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Discussion Starter · #1 ·
I'd like to practice turning around without swerving. I've found that if I'm not cruising very quickly, I swerve if I turn around to check traffic while seated. However, if quit pedaling, stand out of the saddle, and turn my whole abdomen, I won't swerve. But that probably isn't the ideal technique.

So what's the proper technique and how should I go about practicing?

Marc
 

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Practice on a quiet road with wide shoulders for a start.

You can try taking your left hand off the bars. Put the right hand on the bar top near the stem. That way if you put some pressure on it you won't be able to move the bars as easily. Then take the left hand off the bars and turn your upper body to the left while turning your head to the left. The whole time, think about what your right hand is doing. Think about not changing the pressure you're putting on the bars with it.

When you're good with the hand near the center of the bars you can start moving it outward towards the brake lever.

Most of the time when I look back I just turn my head and look out of the corner of my eye. I only turn my upper body if I want a full look, such as if I'm on a descent and want to check to see if there's a car a ways back that may catch up to me, or if I'm in traffic and want to make a left turn.
 

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Banned forever.....or not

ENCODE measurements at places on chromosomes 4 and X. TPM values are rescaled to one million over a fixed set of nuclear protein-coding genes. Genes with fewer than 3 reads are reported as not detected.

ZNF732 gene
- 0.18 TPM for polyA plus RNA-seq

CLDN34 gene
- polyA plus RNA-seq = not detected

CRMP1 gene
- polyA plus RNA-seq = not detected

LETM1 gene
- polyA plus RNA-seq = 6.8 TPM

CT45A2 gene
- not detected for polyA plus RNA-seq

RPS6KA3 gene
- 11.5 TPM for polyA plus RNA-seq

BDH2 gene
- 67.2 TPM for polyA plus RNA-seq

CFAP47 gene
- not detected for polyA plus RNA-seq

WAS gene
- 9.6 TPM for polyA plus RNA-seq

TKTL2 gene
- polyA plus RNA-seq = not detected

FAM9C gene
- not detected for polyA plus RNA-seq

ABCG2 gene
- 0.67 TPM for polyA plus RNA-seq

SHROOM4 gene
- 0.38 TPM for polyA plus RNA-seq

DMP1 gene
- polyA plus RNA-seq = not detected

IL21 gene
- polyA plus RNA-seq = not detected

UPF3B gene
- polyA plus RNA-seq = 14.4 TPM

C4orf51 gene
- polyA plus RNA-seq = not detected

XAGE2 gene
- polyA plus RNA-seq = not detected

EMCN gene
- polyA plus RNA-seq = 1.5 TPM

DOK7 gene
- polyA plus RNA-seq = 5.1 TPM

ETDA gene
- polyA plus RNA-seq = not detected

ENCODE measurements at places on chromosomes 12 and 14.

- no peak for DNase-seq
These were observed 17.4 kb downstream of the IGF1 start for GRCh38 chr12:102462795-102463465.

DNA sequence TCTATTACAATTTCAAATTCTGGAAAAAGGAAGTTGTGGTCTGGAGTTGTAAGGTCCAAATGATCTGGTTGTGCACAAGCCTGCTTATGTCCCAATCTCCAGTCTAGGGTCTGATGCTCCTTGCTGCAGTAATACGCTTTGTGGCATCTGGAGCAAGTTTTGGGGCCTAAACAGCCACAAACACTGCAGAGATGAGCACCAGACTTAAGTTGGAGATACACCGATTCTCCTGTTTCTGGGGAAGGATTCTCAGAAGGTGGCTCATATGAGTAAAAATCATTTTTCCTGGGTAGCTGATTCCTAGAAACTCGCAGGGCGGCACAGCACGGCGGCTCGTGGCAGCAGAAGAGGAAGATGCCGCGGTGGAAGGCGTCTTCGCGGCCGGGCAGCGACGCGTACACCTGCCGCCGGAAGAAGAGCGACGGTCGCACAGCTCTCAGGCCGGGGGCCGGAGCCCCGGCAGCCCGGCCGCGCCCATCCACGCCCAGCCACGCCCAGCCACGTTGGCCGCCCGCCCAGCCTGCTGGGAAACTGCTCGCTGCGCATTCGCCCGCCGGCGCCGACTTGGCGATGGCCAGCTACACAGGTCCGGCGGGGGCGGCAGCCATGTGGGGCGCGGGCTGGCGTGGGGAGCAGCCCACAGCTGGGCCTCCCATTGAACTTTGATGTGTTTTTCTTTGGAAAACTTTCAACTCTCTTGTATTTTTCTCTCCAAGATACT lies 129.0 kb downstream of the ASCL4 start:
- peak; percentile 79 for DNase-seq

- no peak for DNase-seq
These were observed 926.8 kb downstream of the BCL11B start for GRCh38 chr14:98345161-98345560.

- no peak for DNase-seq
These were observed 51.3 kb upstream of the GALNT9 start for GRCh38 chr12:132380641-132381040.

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Practice, practice, practice.
Turn slowly, consentration on keeping the bike straight, repeat, repeat, repeat, repeat.
 

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Two scoops of inertia.
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funny enough I've found if I lean my bike as much as my arms (both hands on hoods) allow to the opposite direction of where I'm turning around to look my bike stays straight. The act of turning limits how much you can lean the bike. This has worked for me, but I don't do it often and it's usually at lower speeds when I do.
 

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waterproof*
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1. Right hand on the tops, thumb extended along the back of the bar, ending near the stem. Like you're making a thumbs-up gesture pointing at the stem.

2. eyes front. pedaling. place left hand on left hip, open up the torso and start twisting. eyes front, line straight.

3. _slowly_ turn your head and look. keep pedaling, keep your left hand on your left hip, don't move your shoulders. one pedal revolution should provide a good look. Slowly come back to neutral, leading with your eyes then unwinding the rest of your torso.

It's the jerking back and forth that throws you off-line. If you stay in control and move slowly you won't throw your balance off. Practice.